Can’t afford a private university? Think again.

*** Tips for keeping college costs reasonable from BusinessWise columnists Tom Cooney & Crystal Faulkner can be found here ***

Many people simply assume they will not be able to afford to send their children to a private university, and they limit exploration to public state options.

However, in many cases, private universities are similar in cost – and sometimes even less – than what you’d pay at a state school.  And this does not necessarily mean the students are getting scholarships.  Many private schools actually offer need-based help to allow students from all walks of life to attend.

While this article in the Washington Post is a couple years old, it still provides a good price comparison between public and private schools.  The article looks at the list Kiplinger Personal Finance put together that named their “best values” for both public and private colleges & universities for that year.

Many people are most surprised by the statement in their report that 39 of the top 100 four-year public institutions of higher education charged about the same or less than the average annual in-state full price.

As an example, let’s look at their #3 picks, University of Virginia for public school, Yale University for private.  As of January, 2010, UVa was coming in at $7.5k for in-state tuition, and $29k for out-of-state.  Yet Yale, which had total costs of $48.5k, came down to $12.7k after factoring in need-based aid (as an Ivy League school, Yale does not offer non-need based aid).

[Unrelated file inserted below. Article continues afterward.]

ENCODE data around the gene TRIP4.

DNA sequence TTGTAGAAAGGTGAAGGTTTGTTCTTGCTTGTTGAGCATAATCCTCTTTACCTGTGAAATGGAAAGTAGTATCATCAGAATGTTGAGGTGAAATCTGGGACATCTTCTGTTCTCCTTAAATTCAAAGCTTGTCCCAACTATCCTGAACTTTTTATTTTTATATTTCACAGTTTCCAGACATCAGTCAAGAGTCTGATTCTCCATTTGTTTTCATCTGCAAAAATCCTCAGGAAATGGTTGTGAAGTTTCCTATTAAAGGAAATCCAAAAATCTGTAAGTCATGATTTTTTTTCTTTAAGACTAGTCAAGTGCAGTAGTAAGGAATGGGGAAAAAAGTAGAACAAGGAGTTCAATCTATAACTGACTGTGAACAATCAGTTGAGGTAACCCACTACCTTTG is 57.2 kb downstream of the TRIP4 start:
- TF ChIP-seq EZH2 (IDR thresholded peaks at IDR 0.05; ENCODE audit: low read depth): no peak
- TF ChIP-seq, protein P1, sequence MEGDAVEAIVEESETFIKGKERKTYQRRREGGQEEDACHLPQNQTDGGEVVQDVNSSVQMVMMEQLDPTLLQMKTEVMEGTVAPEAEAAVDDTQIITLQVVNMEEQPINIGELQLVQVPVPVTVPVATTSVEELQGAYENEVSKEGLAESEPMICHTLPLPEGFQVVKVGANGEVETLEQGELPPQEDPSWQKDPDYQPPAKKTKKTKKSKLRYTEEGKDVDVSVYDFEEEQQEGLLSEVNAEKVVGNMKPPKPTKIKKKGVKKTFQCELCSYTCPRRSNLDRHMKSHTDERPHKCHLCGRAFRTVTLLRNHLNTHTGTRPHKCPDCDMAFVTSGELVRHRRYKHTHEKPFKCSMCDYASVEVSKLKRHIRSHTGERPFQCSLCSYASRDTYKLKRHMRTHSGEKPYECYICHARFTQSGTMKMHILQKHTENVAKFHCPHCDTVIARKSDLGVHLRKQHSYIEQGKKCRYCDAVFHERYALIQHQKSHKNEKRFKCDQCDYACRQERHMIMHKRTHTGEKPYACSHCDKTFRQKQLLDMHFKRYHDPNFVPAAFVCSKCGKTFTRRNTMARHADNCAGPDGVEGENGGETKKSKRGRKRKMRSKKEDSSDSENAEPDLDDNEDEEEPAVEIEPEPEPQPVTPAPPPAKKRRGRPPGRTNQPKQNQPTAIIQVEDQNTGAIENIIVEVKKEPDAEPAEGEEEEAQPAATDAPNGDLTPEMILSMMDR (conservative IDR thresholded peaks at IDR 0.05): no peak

This is true of many private schools, including many Ivies.  The best news:  many provide this aid as grants, not loans, so your child will not be unduly burdened with debt upon graduation.  A number even have online calculators or comparisons to typical public university cost (including aid), showing how these prestigious universities can be affordable for just about anyone.  So while a school like Yale may start out at twice the amount of Ohio State, what you actually pay could be much less.  If you want to see how much you’d pay for a school like this, check out Harvard, Yale, Princeton or University of Pennsylvania – all have easy to use calculators that will give you a ballpark of your final cost for your child to attend.

The net:  if your child has an interest in a certain school, and has the qualifications to be considered, don’t automatically throw that school out because the cost is too high.  Look at their online information, talk to their financial aid people, and keep an open mind –  you may find your child’s dream school is well within your budget.

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